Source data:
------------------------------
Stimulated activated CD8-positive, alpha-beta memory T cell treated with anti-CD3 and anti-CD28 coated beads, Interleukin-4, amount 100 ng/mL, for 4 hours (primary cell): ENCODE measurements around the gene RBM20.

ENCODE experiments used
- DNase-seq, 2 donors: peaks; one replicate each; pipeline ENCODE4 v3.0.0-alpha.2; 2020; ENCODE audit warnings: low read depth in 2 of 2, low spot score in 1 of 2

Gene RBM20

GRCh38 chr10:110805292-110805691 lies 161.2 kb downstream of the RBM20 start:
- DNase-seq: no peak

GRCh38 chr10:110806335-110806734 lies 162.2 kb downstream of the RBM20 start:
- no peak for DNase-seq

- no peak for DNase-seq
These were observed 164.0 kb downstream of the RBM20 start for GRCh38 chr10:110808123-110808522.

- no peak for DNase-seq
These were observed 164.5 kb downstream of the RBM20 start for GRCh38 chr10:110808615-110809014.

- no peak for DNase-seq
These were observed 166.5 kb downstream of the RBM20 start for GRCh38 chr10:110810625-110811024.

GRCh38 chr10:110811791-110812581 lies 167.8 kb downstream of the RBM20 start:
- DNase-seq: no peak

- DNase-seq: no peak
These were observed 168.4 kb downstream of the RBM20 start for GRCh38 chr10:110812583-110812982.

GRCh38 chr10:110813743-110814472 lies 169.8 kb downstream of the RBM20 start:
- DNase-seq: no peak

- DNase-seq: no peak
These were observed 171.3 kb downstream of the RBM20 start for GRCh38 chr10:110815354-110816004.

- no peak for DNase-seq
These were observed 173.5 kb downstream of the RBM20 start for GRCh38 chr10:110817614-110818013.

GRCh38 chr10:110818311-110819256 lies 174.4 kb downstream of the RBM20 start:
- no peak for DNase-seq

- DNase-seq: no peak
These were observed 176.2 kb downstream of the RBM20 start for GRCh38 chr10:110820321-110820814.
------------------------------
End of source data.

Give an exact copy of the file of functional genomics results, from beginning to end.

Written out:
Stimulated activated CD8-positive, alpha-beta memory T cell treated with anti-CD3 and anti-CD28 coated beads, Interleukin-4, amount 100 ng/mL, for 4 hours (primary cell): ENCODE measurements around the gene RBM20.

ENCODE experiments used
- DNase-seq, 2 donors: peaks; one replicate each; pipeline ENCODE4 v3.0.0-alpha.2; 2020; ENCODE audit warnings: low read depth in 2 of 2, low spot score in 1 of 2

Gene RBM20

GRCh38 chr10:110805292-110805691 lies 161.2 kb downstream of the RBM20 start:
- DNase-seq: no peak

GRCh38 chr10:110806335-110806734 lies 162.2 kb downstream of the RBM20 start:
- no peak for DNase-seq

- no peak for DNase-seq
These were observed 164.0 kb downstream of the RBM20 start for GRCh38 chr10:110808123-110808522.

- no peak for DNase-seq
These were observed 164.5 kb downstream of the RBM20 start for GRCh38 chr10:110808615-110809014.

- no peak for DNase-seq
These were observed 166.5 kb downstream of the RBM20 start for GRCh38 chr10:110810625-110811024.

GRCh38 chr10:110811791-110812581 lies 167.8 kb downstream of the RBM20 start:
- DNase-seq: no peak

- DNase-seq: no peak
These were observed 168.4 kb downstream of the RBM20 start for GRCh38 chr10:110812583-110812982.

GRCh38 chr10:110813743-110814472 lies 169.8 kb downstream of the RBM20 start:
- DNase-seq: no peak

- DNase-seq: no peak
These were observed 171.3 kb downstream of the RBM20 start for GRCh38 chr10:110815354-110816004.

- no peak for DNase-seq
These were observed 173.5 kb downstream of the RBM20 start for GRCh38 chr10:110817614-110818013.

GRCh38 chr10:110818311-110819256 lies 174.4 kb downstream of the RBM20 start:
- no peak for DNase-seq

- DNase-seq: no peak
These were observed 176.2 kb downstream of the RBM20 start for GRCh38 chr10:110820321-110820814.